Resurrecting Jinnah hospital, one wall at a time
On a slightly cold December morning, young medical students gathered at Jinnah-Post Graduate Medical Centre (JPMC) to clean and beautify the landscape — their act of homage to the founder of the nation, Quaid-i-Azam Mohammad Ali Jinnah, on his birthday.
The stage was set by Patients Helping Hands (PHH), an NGO run by JSMU students to help uplift the otherwise-neglected, largest public sector hospital in Sindh.
PHH members were present in numbers, joined by Visual Artist Munawar Ali Syed and representatives from Engro Corporation.
They began by cleaning the walls around OPD and Emergency departments. Posters and pamphlets stuck on the walls were removed, and the walls whitewashed.
Munawar Ali Syed, a teacher at Karachi University and Indus Valley School of Art & Architecture, said the project took them four days. “It took us a fair bit of planning and management to get this on the event date,” he said.
Syed explained that first they had to identify the walls they would paint. Then they had to arrange the clean-up, and finally, the whitewashing to prepare the wall for paint. Syed has participated in a similar campaign; a few months back, he painted walls across the city with I AM KARACHI.
He also runs a Facebook group called “Range de Karachi” — an community of people who carry out similar painting campaigns and activities, to fill Karachi with some new colour and breathing space.
PHH member Aryba Jawaid, who managed the day’s proceedings, said that the project was sponsored and coordinated by by Engro Vopak Terminal Limited as part of the company’s Corporate Social Responsibility activities.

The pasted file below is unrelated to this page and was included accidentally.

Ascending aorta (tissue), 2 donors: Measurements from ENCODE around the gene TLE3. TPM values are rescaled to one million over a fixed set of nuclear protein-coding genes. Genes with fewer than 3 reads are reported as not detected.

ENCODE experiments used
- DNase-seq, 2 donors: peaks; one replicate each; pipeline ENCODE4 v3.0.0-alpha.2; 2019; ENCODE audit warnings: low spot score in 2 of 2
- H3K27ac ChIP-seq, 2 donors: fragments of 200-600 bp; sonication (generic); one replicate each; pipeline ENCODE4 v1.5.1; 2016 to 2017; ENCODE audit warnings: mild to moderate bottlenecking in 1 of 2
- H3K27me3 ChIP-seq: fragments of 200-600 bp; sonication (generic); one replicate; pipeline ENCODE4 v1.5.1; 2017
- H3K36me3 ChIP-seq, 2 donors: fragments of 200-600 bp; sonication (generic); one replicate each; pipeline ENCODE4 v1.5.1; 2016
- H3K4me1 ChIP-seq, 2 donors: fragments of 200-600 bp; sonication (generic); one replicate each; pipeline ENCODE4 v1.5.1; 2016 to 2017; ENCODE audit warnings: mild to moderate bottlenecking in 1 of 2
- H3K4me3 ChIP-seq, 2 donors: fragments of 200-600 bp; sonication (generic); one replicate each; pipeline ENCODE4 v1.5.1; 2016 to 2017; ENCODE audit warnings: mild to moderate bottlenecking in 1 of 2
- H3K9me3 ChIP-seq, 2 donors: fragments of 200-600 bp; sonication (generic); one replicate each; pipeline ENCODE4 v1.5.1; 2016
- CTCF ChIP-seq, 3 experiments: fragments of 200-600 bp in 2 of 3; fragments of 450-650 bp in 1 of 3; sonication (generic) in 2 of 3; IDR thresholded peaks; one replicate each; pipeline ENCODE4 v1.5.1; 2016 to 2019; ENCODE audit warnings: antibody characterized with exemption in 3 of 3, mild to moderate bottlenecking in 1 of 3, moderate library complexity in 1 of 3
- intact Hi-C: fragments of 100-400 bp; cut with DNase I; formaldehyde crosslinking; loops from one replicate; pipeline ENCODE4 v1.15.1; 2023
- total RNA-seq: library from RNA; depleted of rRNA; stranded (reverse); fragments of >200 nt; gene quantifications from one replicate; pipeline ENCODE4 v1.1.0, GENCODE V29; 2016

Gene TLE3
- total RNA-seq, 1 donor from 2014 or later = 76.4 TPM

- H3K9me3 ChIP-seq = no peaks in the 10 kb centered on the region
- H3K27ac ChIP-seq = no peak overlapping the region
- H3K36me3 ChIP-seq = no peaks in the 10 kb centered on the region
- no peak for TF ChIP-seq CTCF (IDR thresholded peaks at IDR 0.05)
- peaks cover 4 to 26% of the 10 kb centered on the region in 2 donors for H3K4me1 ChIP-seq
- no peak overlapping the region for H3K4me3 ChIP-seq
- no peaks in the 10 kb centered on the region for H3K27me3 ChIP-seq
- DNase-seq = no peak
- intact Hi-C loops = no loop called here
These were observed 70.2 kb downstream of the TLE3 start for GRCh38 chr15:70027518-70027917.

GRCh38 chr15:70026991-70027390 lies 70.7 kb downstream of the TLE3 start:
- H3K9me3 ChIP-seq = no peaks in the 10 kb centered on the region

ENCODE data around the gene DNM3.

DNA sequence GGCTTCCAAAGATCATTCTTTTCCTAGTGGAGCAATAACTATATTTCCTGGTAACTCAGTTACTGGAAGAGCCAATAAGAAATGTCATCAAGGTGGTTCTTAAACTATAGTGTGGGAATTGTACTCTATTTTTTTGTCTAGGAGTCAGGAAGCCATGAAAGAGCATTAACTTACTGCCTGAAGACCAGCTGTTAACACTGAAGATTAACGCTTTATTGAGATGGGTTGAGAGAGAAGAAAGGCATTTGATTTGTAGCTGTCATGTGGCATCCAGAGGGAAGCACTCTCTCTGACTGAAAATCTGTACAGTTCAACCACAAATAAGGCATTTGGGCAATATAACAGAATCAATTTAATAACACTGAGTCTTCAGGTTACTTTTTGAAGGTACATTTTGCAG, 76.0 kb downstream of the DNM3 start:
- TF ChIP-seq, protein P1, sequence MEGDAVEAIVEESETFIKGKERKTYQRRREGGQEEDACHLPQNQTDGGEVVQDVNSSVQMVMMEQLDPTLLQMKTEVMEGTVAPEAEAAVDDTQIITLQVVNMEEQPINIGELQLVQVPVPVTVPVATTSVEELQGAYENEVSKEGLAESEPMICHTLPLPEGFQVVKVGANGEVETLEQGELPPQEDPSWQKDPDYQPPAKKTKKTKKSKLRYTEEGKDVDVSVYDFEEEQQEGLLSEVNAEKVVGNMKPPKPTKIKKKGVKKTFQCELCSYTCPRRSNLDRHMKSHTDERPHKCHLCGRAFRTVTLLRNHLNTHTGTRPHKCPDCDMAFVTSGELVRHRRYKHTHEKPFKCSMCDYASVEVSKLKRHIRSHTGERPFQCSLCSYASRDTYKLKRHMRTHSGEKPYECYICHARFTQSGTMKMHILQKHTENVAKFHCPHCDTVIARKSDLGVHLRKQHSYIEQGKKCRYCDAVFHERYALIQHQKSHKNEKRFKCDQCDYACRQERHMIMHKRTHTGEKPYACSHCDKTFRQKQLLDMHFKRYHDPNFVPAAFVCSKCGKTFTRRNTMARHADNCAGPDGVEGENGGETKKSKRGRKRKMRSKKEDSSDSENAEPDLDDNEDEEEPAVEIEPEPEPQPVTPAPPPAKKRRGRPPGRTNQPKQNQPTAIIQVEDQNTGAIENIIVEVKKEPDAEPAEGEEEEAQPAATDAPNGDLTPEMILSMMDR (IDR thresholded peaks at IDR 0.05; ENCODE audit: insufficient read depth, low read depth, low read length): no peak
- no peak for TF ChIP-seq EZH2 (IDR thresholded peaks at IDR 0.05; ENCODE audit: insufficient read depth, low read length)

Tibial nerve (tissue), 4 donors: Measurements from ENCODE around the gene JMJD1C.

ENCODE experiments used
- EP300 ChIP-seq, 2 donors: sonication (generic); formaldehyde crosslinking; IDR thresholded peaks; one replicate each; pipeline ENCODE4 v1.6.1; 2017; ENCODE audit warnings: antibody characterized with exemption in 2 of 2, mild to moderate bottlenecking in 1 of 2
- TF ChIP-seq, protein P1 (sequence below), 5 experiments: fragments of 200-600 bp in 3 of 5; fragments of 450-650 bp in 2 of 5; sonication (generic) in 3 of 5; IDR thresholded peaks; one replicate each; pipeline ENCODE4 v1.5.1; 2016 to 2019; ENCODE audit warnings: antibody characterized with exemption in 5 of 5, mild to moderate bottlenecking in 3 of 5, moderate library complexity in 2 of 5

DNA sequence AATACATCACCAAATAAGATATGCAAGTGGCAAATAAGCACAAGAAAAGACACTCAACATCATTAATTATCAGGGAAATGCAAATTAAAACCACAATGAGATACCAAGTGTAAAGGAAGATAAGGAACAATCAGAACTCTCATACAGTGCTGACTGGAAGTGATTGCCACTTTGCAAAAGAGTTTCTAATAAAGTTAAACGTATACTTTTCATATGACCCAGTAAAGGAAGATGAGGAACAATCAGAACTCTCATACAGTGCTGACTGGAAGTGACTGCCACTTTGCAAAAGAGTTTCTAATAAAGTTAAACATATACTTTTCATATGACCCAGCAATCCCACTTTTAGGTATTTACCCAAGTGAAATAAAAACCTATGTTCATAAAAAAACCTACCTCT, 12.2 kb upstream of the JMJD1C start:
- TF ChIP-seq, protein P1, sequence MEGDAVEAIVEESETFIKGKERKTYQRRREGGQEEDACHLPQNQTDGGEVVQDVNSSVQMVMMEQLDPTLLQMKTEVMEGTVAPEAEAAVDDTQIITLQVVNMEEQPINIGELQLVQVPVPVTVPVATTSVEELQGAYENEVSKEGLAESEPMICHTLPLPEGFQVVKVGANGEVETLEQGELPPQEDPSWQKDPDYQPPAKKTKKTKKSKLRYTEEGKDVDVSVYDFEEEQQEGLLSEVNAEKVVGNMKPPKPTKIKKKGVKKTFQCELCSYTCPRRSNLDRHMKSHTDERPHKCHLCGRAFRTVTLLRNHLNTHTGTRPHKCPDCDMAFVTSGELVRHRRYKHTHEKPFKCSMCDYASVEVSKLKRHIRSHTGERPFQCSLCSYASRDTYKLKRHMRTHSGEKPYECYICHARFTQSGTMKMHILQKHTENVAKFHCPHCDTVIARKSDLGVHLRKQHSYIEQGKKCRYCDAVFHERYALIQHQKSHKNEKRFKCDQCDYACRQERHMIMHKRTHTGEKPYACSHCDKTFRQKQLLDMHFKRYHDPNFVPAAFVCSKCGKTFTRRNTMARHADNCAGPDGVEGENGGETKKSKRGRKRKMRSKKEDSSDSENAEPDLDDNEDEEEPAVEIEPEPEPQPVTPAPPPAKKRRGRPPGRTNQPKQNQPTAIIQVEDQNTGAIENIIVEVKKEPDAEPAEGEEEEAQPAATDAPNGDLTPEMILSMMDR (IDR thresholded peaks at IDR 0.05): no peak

“We have carried out a lot of development work at JPMC, but this beautification campaign was on our cards for a long time. Finally, we are doing it,” said Aryba.
She felt the main motive was to give visitors a better place to come to. The walls near the psychiatric and urology wards, the JPMC entrance, the main OPD and the entrance of JSMU were all painted. A total of 40-50 students from the university participated in the activity.
Islam Ahmed, former president of PHH, said that permissions are usually a hurdle when one plans to do something good for a government-run facility. “But this time around,” he added. “The director of JPMC has been very cooperative and facilitative throughout the campaign.”
Director JPMC Dr Aneesudin Bhatti concurred. “Why would I stop people from doing something good for the hospital and for the people who come here?” he stated, pointing out how no one takes permission to paste political posters on walls.
Dr Bhatti said the university had faced some minor clashes over the issue of putting up posters “However, I am making efforts in forming a vigilant and resourceful committee to help us get rid of this menace,” he asserted.
To prevent the newly-painted walls from being covered by ugly posters and wall chalking, Dr Bhatti has already asked the guards to be wary and vigilant in case of any vandalism.
A total of 40-50 students showed up to participate in the day’s activities